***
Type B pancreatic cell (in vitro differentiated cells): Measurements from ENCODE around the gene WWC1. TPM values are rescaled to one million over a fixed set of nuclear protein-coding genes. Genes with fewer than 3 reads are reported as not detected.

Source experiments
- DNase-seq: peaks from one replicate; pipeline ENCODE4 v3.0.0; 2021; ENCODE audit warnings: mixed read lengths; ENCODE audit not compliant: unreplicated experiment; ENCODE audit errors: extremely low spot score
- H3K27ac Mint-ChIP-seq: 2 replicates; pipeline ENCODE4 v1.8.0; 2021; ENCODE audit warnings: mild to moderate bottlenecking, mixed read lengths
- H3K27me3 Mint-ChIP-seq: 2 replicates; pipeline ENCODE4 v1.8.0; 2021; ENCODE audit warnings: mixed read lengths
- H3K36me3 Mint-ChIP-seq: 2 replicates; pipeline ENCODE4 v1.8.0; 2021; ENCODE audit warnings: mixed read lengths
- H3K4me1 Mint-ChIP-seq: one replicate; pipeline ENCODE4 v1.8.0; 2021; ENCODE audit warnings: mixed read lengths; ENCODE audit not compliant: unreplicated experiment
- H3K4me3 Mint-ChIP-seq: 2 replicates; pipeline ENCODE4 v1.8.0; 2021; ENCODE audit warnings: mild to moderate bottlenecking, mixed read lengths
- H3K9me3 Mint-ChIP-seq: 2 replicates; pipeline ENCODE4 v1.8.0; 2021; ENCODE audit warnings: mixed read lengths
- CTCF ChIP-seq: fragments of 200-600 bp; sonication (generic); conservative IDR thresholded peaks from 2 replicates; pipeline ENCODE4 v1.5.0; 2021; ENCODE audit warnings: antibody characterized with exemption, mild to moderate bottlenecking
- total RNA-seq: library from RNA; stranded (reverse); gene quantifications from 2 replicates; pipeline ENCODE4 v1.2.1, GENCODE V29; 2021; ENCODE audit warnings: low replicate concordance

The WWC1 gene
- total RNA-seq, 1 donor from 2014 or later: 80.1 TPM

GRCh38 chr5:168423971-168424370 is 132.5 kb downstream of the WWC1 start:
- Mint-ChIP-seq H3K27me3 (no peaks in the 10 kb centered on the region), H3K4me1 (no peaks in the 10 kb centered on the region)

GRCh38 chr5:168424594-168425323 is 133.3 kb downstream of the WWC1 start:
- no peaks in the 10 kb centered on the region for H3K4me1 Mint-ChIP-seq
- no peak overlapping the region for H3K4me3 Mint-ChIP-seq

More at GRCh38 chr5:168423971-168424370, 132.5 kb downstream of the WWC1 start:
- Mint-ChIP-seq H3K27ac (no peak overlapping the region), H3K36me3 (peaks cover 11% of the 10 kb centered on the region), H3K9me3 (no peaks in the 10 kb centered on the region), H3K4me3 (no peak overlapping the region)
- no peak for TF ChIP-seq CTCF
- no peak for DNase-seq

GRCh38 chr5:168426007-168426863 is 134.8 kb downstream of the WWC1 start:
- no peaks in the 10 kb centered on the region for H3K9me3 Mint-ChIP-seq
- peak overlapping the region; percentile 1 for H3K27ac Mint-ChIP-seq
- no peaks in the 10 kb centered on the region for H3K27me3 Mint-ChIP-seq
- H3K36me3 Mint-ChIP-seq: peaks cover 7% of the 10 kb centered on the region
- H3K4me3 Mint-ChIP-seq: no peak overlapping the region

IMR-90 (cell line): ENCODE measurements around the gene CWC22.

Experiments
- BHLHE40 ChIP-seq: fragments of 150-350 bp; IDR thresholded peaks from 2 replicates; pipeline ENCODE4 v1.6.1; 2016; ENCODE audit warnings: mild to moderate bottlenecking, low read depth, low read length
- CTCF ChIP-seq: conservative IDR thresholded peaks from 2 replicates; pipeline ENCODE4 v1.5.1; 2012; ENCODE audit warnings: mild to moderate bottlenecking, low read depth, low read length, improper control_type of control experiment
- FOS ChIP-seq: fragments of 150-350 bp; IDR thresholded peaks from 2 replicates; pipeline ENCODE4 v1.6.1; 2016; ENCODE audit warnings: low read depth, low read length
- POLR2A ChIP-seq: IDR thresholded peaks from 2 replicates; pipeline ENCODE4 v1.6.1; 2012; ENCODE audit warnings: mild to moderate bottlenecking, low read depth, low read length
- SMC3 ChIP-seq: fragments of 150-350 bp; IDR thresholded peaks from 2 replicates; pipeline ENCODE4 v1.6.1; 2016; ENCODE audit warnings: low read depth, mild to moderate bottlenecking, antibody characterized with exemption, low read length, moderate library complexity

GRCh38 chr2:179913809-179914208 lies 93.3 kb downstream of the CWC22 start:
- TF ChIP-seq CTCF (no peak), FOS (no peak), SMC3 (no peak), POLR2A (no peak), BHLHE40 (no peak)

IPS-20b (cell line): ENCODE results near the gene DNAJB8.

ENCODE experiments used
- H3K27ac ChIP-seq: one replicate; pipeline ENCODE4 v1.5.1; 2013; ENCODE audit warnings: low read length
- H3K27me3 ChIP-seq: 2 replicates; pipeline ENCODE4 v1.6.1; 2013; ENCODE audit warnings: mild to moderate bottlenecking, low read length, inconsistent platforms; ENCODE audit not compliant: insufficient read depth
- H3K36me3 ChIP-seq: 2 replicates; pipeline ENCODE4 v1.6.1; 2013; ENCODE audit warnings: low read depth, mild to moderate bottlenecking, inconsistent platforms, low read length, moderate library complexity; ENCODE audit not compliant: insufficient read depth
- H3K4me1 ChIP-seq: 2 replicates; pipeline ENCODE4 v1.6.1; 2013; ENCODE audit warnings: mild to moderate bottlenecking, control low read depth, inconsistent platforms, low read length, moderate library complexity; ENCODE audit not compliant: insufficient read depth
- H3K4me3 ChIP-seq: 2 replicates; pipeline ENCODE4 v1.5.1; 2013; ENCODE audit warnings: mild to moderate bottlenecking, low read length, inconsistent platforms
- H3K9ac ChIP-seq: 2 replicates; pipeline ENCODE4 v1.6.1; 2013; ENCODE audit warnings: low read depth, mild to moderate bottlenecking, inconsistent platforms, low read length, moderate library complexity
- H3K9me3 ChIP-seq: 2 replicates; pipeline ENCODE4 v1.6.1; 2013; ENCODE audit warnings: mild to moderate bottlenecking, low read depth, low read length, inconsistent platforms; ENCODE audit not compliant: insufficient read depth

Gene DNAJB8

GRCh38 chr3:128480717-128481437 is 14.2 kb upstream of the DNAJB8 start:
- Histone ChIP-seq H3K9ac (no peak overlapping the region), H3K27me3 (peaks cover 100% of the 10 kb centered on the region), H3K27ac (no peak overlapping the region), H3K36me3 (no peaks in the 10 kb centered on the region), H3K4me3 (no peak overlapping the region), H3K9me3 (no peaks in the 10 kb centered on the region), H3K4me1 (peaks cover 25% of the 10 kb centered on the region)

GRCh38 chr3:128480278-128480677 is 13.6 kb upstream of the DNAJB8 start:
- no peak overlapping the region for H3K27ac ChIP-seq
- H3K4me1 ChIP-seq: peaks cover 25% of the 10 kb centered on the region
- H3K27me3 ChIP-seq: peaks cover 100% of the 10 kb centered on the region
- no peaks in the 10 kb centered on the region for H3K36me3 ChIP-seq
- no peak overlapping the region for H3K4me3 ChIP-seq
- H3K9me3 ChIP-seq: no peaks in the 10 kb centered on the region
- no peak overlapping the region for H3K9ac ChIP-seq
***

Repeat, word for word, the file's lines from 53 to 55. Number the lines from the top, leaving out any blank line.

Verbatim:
- H3K27me3 ChIP-seq: peaks cover 100% of the 10 kb centered on the region
- no peaks in the 10 kb centered on the region for H3K36me3 ChIP-seq
- no peak overlapping the region for H3K4me3 ChIP-seq